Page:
By Kevin Davis
Originally published October 20, 2015
Here is an excerpt:
Rakoff, who long has had an interest in neuroscience and is a founding member of the MacArthur Foundation Research Network on Law and Neuroscience, says that judges are still cautious about allowing neuroscientific evidence in court. Criminal lawyers, for example, have introduced brain scans to show a defendant’s brain dysfunction, most often as mitigation in death penalty hearings. Lawyers also have tried to introduce brain scans to prove the existence of pain and as evidence for lie detection.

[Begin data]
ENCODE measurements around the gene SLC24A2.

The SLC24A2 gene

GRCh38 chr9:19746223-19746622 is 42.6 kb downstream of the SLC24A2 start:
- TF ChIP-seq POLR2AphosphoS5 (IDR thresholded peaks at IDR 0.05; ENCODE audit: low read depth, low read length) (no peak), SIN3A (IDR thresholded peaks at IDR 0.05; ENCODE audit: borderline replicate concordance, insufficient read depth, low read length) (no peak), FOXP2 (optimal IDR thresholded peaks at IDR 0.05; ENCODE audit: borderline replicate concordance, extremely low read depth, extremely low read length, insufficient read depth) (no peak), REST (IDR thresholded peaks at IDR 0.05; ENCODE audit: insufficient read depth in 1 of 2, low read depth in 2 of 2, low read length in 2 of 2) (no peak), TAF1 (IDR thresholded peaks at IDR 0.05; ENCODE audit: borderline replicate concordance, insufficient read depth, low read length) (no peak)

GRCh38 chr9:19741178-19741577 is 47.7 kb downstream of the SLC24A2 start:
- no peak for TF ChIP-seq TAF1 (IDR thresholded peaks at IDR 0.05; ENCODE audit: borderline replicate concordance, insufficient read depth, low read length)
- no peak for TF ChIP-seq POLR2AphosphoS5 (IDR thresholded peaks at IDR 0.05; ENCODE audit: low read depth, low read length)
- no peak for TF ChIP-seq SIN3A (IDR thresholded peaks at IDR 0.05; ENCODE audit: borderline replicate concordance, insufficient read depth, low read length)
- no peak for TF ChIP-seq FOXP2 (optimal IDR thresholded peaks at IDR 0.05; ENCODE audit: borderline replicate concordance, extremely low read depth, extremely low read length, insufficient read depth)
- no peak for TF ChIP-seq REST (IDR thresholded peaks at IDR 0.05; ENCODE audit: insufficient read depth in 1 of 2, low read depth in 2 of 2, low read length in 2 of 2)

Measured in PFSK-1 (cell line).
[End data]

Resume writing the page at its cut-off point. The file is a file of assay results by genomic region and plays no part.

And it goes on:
“The attitude of judges toward neuroscience is one of ambivalence and skepticism,” Rakoff said. “You ask them about the hippocampus, they say it’s something at the zoo.”
The entire article is here.